Once all of the files are copied, the installation settings will be saved to the hard drive and your system will reboot for the first time in your brand new SLED. At this point, you shouldn't remove your installation media, as it is required in the following steps.

The Initial Boot And Final Settings

When we boot up our SLED for the first time after installation, we are asked to provide a hostname to identify our machine on the network. When you have set the hostname and domain name as you want them, click next. Now we're asked to set the root password. Make sure this password is one that you'll not forget, but at the same time make sure that it's not easy to guess. If someone gets root access to your machine, there's no end to what they can do.

Network Configuration

This is another section that is mostly correct, but a few settings are not the way I would like them to be. For example, my ssh port is listed as disabled under the Firewall heading. To enable it, just click the word "blocked"--it will change to "open". The rest of the settings look fine for now. If you have any customizations to be made, go ahead and make them. I'll wait.

When we're ready to move on, click next. At this point, our network configuration is saved. Next we're asked if we wish to try out our Internet connection. Do as you please. I usually skip this step, but for your sake, I will try out my connection. When we test, it tries to download the latest changelogs. If your connection works, you will see "Success" in the Result field. Click next.

User Authentication Method

Most home users won't have their own LDAP server or Windows Domain setup, so I won't go into how these are to be set up. Let's just go with Local authentication for now, the default option. Click next.

New Local User

This is when we create our very own user account. This set is essential. DO NOT EVER RUN EVERYDAY APPLICATIONS AS ROOT. There are serious security implications involved if you choose to login and perform your daily tasks as the root, or all-powerful administrator, user in Linux. It's much easier to just create an "unprivileged" user and do your regular business with that account. Only login as root when you need to perform system maintenance or install something. When you're done with those tasks, logout of the root environment immediately. Trust me.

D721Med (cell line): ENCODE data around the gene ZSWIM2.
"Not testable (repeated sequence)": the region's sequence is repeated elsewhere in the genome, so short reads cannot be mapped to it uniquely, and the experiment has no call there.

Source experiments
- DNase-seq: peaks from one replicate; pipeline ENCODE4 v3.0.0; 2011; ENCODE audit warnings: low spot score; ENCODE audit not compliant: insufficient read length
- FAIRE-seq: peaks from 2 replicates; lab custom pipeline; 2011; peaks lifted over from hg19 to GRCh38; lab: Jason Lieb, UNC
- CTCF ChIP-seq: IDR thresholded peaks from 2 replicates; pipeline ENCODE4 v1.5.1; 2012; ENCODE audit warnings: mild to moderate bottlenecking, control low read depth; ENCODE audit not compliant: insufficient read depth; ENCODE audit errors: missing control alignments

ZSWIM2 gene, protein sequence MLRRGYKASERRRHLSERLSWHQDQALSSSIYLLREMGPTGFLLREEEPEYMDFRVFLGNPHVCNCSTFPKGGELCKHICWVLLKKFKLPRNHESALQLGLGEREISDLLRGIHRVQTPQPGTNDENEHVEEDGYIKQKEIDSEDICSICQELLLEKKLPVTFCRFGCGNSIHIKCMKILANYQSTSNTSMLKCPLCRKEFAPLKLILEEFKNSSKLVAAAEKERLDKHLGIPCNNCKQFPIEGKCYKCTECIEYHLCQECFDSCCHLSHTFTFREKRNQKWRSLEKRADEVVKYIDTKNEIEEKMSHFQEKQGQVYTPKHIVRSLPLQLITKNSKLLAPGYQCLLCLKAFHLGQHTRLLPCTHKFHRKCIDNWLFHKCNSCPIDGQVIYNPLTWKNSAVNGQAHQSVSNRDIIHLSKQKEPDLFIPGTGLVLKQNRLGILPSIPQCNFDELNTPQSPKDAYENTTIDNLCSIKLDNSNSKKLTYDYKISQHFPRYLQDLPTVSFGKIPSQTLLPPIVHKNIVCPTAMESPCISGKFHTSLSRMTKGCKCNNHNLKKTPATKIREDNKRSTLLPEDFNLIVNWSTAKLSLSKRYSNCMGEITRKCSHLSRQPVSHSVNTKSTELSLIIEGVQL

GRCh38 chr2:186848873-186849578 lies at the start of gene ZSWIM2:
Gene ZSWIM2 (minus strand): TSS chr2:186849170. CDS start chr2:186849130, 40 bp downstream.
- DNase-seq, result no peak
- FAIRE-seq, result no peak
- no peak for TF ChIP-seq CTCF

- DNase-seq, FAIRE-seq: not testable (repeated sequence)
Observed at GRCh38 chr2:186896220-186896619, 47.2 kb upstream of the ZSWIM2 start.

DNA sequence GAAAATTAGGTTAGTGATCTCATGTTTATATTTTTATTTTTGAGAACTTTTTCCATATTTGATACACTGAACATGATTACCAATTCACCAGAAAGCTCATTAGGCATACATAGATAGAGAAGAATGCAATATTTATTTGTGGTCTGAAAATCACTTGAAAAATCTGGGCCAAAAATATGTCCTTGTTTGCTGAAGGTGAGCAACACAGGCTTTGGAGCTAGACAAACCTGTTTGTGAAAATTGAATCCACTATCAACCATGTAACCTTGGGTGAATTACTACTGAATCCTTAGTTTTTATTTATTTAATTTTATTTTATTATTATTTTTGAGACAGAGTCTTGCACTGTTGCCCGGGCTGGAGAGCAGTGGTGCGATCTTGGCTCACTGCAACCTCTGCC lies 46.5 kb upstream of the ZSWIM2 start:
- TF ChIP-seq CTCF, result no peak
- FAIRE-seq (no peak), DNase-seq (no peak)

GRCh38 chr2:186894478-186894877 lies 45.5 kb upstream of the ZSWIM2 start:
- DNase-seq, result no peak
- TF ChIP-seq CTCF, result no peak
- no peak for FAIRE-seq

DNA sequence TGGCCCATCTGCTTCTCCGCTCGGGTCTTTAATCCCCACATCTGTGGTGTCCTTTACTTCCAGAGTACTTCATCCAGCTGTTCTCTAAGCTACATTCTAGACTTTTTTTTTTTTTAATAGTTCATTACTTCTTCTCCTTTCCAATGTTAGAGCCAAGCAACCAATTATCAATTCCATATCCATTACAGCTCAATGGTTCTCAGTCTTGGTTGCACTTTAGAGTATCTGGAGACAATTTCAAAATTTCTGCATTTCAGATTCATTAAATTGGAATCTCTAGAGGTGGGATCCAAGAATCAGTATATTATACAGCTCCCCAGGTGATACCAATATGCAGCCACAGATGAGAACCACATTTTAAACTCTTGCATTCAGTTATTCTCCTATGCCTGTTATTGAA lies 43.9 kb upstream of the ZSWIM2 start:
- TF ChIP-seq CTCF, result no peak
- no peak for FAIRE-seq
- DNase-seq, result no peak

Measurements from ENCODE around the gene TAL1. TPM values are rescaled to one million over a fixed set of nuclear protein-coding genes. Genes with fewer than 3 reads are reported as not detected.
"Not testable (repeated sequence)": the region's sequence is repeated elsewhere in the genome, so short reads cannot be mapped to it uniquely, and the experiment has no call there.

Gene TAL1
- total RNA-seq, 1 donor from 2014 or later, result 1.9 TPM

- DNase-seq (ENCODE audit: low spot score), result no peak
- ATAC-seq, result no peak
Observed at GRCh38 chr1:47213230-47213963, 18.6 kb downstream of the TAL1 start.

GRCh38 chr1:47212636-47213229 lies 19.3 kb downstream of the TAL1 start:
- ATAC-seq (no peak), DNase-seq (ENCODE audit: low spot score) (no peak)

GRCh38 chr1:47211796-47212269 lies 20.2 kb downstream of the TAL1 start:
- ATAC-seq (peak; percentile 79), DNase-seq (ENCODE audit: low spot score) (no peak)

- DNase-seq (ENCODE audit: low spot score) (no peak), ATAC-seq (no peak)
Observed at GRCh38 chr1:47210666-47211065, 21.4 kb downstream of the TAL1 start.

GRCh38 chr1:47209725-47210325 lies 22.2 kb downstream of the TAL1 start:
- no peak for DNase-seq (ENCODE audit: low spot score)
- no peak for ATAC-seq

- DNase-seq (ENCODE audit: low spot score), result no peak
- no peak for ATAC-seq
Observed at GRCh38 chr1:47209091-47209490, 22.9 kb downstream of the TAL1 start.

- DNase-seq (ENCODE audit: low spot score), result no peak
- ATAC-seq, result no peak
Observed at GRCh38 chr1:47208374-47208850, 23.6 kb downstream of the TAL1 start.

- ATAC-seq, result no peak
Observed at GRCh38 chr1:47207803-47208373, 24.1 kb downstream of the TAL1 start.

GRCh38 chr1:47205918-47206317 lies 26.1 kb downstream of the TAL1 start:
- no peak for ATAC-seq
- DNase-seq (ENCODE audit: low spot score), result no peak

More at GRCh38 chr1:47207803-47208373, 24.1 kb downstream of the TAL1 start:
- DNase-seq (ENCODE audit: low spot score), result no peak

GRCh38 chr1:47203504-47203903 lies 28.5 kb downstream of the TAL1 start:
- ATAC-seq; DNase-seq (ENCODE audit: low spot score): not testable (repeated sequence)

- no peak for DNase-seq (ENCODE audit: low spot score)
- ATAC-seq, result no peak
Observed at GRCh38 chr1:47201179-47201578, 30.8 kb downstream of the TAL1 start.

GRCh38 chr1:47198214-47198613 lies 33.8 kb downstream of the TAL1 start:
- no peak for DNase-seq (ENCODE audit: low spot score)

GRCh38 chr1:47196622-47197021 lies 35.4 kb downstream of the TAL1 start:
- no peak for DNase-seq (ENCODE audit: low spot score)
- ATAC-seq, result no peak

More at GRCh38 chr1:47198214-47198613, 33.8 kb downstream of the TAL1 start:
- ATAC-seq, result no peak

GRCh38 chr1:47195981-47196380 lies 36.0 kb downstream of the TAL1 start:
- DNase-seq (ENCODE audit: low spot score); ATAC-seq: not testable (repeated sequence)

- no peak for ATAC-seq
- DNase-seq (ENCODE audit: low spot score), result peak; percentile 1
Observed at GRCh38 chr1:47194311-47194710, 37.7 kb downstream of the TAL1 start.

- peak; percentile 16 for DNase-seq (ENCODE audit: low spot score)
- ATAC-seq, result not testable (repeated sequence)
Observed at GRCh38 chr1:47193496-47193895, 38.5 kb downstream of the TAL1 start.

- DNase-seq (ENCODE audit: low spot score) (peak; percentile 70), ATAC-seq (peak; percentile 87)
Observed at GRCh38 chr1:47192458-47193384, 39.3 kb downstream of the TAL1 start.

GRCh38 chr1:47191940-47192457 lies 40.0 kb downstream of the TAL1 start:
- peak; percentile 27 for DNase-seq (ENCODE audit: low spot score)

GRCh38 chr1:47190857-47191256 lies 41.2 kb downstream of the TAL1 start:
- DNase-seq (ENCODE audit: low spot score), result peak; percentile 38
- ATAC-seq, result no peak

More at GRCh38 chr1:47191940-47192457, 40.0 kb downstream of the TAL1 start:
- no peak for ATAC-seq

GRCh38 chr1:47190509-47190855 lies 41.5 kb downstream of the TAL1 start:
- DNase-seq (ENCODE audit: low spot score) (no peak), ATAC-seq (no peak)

Anyway, back to our installation. Go ahead and create your user. You may or may not want to check the checkbox to receive system mail. System mail includes certain security breaches on most distributions. If you don't wish to have to enter your password in order to use your computer, click the automatic login checkbox. If you wish to add more than one user at this time, you can click on the User Management button. The process is pretty much the same as it is to add the first unprivileged user. Click next when you're ready to proceed.

Now our system configuration is saved again (this seems to happen all the time in SuSE... it gets rather annoying in my opinion). After our settings are saved, we are presented with the release notes (which may have been more useful had they been displayed during the file copy process, but whatever). Read them if you wish. Click next when you're ready to proceed.

Hardware Configuration

Now this is one of the selling points for me with SuSE. I have a 17" widescreen (1680x1050 max resolution) for my laptop. There weren't many distros for a while that could handle the resolution out of the box. Fedora Core 5 was the first that I tried that handled it without any manual configuration, and SuSE was the second. I'm pretty happy with the configuration listed here, so click next when you are too. Once again, the settings will be saved (seems like saving settings in SuSE is as bad as rebooting in Windows...).

If you have several similar machines, you can save your installation configuration by checking the "Clone This System for Autoyast" checkbox. If you choose this, the system will determine what settings exactly were used for installation and create a file somewhere that you can use in later installations. When this is done, or when you click finish if you don't want to clone, a login screen will appear.

First Login

When you see this login screen, enter the username and password that you created for the unprivileged user. You'll see a fancy loading screen while your profile is being created for the first time.

Now, you may or may not have noticed, but I wrote this article as I installed SLED. I want to watch a movie now, so subsequent configuration (wireless, 3D acceleration, etc) will take place later. I hope this is good enough for the time being.

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Enabling Mouse Scroll in Linux    Posted:


Ok, just so everyone knows, I will not go into much depth about how to get your scroll button working, but I will cover the basics:

  • Open your xorg.conf file (it's likely to be hanging around /etc/X11/xorg.conf)
  • Find the section related to your mouse (search for the text "mouse" or "pointer")
  • Set your protocol to IMPS/2
  • Add the line below the protocol: Option "Buttons" "5"
  • Add the line below the buttons option: Option "zAxisMapping" "4 5"
  • Save the xorg.conf
  • Restart the X windowing system. If you did you editing from within X (using KDE, GNOME, or other environment) you should be able to hit CTRL-ALT-Backspace to restart X.

These instructions will likely vary depending on your distribution. Some distributions (like Fedora, SuSE, Ubuntu, etc) don't seem to play well with manually-edited files and prefer that you use their graphical interfaces to change settings like this. But you should also not have issues using the scroll button on your mouse with the distributions listed above.

Good luck!